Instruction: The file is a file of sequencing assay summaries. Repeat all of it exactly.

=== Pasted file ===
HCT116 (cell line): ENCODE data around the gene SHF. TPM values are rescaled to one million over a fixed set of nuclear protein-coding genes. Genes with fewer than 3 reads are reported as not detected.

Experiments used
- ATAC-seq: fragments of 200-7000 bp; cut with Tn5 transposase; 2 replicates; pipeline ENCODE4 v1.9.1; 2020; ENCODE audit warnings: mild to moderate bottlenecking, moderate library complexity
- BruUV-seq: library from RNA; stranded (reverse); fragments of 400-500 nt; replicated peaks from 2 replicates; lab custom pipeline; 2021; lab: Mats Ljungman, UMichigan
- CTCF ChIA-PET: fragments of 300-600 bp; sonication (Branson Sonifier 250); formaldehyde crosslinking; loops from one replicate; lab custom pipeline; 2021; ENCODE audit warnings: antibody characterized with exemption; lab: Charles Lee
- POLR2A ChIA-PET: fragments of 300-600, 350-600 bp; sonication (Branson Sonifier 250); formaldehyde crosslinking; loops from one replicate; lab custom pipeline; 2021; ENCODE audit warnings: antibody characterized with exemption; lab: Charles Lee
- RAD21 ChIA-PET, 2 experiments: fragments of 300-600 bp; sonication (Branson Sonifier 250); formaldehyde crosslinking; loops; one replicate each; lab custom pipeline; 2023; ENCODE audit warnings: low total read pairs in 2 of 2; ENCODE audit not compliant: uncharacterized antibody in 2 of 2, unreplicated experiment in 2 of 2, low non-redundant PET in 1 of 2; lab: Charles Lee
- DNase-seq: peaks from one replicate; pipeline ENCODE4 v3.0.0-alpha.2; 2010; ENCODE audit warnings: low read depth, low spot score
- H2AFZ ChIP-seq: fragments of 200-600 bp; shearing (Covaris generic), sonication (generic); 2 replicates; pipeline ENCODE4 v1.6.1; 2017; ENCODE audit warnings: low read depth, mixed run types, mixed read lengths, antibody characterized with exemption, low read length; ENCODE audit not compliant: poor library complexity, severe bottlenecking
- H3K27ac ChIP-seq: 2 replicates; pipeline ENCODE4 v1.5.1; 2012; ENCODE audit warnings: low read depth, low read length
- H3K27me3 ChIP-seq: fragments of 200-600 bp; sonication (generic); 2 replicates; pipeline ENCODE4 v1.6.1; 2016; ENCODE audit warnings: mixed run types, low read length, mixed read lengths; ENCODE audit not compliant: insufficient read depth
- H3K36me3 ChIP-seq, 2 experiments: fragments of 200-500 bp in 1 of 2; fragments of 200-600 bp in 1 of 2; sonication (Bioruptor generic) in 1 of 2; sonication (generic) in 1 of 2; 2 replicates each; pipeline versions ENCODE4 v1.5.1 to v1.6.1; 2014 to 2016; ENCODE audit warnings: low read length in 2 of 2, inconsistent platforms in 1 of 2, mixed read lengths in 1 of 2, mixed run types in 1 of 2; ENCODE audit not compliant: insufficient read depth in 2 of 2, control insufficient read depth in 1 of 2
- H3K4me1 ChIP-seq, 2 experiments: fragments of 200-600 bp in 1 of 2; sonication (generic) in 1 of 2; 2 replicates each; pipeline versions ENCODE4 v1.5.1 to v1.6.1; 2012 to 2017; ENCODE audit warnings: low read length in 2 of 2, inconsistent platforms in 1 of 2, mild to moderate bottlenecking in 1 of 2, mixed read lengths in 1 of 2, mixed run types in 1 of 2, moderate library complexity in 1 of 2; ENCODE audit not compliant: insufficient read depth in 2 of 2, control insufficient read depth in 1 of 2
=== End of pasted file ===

HCT116 (cell line): ENCODE data around the gene SHF. TPM values are rescaled to one million over a fixed set of nuclear protein-coding genes. Genes with fewer than 3 reads are reported as not detected.

Experiments used
- ATAC-seq: fragments of 200-7000 bp; cut with Tn5 transposase; 2 replicates; pipeline ENCODE4 v1.9.1; 2020; ENCODE audit warnings: mild to moderate bottlenecking, moderate library complexity
- BruUV-seq: library from RNA; stranded (reverse); fragments of 400-500 nt; replicated peaks from 2 replicates; lab custom pipeline; 2021; lab: Mats Ljungman, UMichigan
- CTCF ChIA-PET: fragments of 300-600 bp; sonication (Branson Sonifier 250); formaldehyde crosslinking; loops from one replicate; lab custom pipeline; 2021; ENCODE audit warnings: antibody characterized with exemption; lab: Charles Lee
- POLR2A ChIA-PET: fragments of 300-600, 350-600 bp; sonication (Branson Sonifier 250); formaldehyde crosslinking; loops from one replicate; lab custom pipeline; 2021; ENCODE audit warnings: antibody characterized with exemption; lab: Charles Lee
- RAD21 ChIA-PET, 2 experiments: fragments of 300-600 bp; sonication (Branson Sonifier 250); formaldehyde crosslinking; loops; one replicate each; lab custom pipeline; 2023; ENCODE audit warnings: low total read pairs in 2 of 2; ENCODE audit not compliant: uncharacterized antibody in 2 of 2, unreplicated experiment in 2 of 2, low non-redundant PET in 1 of 2; lab: Charles Lee
- DNase-seq: peaks from one replicate; pipeline ENCODE4 v3.0.0-alpha.2; 2010; ENCODE audit warnings: low read depth, low spot score
- H2AFZ ChIP-seq: fragments of 200-600 bp; shearing (Covaris generic), sonication (generic); 2 replicates; pipeline ENCODE4 v1.6.1; 2017; ENCODE audit warnings: low read depth, mixed run types, mixed read lengths, antibody characterized with exemption, low read length; ENCODE audit not compliant: poor library complexity, severe bottlenecking
- H3K27ac ChIP-seq: 2 replicates; pipeline ENCODE4 v1.5.1; 2012; ENCODE audit warnings: low read depth, low read length
- H3K27me3 ChIP-seq: fragments of 200-600 bp; sonication (generic); 2 replicates; pipeline ENCODE4 v1.6.1; 2016; ENCODE audit warnings: mixed run types, low read length, mixed read lengths; ENCODE audit not compliant: insufficient read depth
- H3K36me3 ChIP-seq, 2 experiments: fragments of 200-500 bp in 1 of 2; fragments of 200-600 bp in 1 of 2; sonication (Bioruptor generic) in 1 of 2; sonication (generic) in 1 of 2; 2 replicates each; pipeline versions ENCODE4 v1.5.1 to v1.6.1; 2014 to 2016; ENCODE audit warnings: low read length in 2 of 2, inconsistent platforms in 1 of 2, mixed read lengths in 1 of 2, mixed run types in 1 of 2; ENCODE audit not compliant: insufficient read depth in 2 of 2, control insufficient read depth in 1 of 2
- H3K4me1 ChIP-seq, 2 experiments: fragments of 200-600 bp in 1 of 2; sonication (generic) in 1 of 2; 2 replicates each; pipeline versions ENCODE4 v1.5.1 to v1.6.1; 2012 to 2017; ENCODE audit warnings: low read length in 2 of 2, inconsistent platforms in 1 of 2, mild to moderate bottlenecking in 1 of 2, mixed read lengths in 1 of 2, mixed run types in 1 of 2, moderate library complexity in 1 of 2; ENCODE audit not compliant: insufficient read depth in 2 of 2, control insufficient read depth in 1 of 2